Monday, November 10, 2014

Bronchodilators don't help bronchiolitis

- Jennifer Middleton, MD, MPH

Autumn brings the start of another Respiratory Syncytial Virus (RSV) season in the U.S., a virus that can cause bronchiolitis in younger children. The wheezing - and sometimes decreased oxygen saturation - of bronchiolitis can be scary for parents and physicians alike; since bronchodilators like albuterol help many older kids and adults with wheezing, it seems intuitive that they would help bronchiolitis as well. The November 1 issue of AFP discusses a Cochrane update, however, demonstrating that bronchodilators don't improve outcomes in most kids aged less than 2 years with bronchiolitis.

The Cochrane reviewers found that, in children less than 24 months old with bronchiolitis who were wheezing for the first time, bronchodilators didn't improve oxygen saturation, didn't keep children in the Emergency Department from getting admitted to the hospital, and didn't reduce the length of stay in children already admitted to the hospital. Unfortunately, bronchodilators also caused harm; children who received them were more likely to have tachycardia and decreased oxygen saturation.

It can be frustrating to see child suffering with bronchiolitis and not be able to offer treatment with a medication, but a recent AFP article on RSV infection reinforces that no studied pharmaceutical interventions have demonstrated a meaningful impact on patient-oriented outcomes. Hydration and supplemental oxygen remain the treatments of choice for the more than 90,000 children admitted with bronchiolitis in the U.S. every year; fewer children are being admitted in recent years than in the past, but the children who are being admitted are more likely to have high-risk conditions and require mechanical ventilation.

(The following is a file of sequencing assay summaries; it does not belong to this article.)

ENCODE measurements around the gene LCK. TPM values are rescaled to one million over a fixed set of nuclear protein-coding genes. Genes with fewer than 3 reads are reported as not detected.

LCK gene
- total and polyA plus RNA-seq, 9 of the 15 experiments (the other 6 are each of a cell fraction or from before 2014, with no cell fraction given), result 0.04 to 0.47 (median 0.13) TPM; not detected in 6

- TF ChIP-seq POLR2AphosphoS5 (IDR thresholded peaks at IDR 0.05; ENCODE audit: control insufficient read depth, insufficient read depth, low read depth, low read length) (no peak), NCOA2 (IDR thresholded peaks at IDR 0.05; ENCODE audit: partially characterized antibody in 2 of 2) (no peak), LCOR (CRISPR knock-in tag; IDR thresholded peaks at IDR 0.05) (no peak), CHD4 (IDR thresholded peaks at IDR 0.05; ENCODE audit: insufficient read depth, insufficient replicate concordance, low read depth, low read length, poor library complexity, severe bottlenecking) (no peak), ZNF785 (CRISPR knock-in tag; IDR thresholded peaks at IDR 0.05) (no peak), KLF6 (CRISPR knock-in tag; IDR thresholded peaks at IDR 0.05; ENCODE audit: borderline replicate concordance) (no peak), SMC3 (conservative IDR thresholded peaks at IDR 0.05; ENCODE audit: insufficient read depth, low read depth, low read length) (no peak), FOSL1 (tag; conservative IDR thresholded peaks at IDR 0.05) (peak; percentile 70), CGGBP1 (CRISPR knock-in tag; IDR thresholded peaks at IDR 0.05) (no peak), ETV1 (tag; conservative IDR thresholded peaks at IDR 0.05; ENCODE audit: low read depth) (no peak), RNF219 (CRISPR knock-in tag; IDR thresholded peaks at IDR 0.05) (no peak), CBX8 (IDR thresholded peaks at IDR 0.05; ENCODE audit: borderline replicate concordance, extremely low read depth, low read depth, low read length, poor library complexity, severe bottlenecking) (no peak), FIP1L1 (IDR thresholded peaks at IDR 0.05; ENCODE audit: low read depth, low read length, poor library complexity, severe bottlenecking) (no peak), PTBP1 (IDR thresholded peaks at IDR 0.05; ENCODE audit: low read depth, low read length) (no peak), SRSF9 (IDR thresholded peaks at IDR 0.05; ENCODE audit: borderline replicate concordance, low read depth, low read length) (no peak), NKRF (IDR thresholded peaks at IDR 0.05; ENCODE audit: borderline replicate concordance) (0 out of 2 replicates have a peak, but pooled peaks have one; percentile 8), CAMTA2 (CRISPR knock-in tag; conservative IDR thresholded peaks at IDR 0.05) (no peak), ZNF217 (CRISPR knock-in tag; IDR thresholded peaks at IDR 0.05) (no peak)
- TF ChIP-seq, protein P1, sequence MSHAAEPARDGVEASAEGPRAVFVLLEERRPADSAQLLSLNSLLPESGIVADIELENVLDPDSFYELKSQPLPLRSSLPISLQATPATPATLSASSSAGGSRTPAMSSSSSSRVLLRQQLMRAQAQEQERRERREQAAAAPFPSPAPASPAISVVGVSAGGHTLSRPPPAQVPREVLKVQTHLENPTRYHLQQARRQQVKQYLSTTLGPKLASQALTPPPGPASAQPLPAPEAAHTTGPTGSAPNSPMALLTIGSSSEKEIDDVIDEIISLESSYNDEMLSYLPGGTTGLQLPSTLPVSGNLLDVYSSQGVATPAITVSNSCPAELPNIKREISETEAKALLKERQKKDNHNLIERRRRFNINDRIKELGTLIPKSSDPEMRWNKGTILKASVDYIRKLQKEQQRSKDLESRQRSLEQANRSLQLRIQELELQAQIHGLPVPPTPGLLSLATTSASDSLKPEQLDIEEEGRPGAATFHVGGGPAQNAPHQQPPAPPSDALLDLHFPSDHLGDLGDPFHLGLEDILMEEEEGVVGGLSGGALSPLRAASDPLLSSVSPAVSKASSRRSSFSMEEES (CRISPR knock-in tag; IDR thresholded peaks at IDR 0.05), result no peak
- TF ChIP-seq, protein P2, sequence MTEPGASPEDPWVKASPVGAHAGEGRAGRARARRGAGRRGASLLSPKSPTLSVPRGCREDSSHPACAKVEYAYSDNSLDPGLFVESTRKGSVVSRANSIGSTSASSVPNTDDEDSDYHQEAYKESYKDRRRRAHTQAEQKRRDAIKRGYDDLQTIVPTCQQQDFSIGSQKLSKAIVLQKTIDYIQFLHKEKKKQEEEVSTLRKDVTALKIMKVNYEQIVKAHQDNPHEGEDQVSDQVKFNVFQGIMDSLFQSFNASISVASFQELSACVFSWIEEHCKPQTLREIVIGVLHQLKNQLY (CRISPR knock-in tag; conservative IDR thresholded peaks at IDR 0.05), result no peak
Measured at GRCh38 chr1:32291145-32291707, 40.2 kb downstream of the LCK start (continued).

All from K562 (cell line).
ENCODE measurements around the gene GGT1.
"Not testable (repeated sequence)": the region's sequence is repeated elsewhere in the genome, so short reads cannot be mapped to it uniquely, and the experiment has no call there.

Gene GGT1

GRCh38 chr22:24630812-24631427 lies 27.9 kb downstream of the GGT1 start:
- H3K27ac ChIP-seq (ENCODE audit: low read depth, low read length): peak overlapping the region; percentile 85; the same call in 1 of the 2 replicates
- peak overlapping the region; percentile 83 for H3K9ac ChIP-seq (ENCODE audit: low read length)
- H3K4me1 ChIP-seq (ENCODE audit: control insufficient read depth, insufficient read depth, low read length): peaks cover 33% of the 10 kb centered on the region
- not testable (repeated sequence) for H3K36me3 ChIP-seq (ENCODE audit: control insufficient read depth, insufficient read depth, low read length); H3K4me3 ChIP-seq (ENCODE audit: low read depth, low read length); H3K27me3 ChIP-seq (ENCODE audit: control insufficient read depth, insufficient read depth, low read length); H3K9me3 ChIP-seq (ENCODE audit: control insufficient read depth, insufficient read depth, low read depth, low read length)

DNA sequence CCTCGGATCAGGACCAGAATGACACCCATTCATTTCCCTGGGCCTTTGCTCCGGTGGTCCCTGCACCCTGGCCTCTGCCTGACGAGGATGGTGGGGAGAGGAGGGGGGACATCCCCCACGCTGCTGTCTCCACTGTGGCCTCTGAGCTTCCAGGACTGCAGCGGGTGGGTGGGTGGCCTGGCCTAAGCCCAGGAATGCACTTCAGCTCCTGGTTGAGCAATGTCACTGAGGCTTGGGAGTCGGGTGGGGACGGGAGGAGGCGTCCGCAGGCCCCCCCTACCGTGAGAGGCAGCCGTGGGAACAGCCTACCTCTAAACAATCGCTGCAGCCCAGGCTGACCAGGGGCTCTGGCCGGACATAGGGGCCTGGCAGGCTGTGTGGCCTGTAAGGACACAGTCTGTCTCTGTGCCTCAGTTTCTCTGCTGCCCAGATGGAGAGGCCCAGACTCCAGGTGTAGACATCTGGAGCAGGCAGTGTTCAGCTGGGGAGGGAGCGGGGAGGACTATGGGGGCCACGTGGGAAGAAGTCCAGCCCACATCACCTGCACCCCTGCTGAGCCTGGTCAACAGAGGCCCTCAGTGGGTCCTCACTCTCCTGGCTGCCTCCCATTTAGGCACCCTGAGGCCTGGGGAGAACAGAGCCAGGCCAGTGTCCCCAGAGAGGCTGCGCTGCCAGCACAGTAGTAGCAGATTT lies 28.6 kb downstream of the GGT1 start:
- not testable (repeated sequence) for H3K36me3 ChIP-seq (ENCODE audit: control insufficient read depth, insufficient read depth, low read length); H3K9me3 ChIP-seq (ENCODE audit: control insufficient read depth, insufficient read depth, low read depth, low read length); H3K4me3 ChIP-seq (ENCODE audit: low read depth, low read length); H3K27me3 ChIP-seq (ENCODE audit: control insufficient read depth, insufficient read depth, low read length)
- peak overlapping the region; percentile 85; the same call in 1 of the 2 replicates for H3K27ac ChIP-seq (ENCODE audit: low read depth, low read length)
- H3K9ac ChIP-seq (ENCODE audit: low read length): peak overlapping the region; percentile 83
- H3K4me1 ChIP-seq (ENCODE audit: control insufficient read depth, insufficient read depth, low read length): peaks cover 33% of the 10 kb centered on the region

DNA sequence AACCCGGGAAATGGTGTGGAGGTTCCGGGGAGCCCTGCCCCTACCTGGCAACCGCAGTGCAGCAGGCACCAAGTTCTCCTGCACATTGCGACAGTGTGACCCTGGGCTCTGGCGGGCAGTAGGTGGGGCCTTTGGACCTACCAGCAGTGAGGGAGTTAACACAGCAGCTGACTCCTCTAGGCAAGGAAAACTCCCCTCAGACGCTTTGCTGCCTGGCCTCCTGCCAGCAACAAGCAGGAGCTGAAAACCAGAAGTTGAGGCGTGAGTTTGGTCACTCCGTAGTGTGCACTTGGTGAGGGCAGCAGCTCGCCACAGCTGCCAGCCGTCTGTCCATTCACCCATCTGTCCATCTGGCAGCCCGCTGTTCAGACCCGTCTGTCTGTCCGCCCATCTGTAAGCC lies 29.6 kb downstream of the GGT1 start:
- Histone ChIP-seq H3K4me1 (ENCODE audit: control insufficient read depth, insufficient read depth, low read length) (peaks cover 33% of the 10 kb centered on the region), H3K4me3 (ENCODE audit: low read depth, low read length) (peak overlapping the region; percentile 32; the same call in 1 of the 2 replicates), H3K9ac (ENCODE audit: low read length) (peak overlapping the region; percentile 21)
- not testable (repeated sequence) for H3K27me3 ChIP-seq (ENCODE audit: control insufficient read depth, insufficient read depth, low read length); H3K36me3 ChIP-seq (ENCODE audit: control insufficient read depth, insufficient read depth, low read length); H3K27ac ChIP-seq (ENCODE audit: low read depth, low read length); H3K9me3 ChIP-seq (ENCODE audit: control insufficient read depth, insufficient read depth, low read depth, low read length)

1. Don't order chest radiographs in children with uncomplicated asthma or bronchiolitis.
  2. Don't routinely use bronchodilators in children with bronchiolitis.
  3. Don't use systemic corticosteroids in children under 2 years of age with an uncomplicated lower respiratory tract infection.

Will this Cochrane review change how you treat young children with bronchiolitis?

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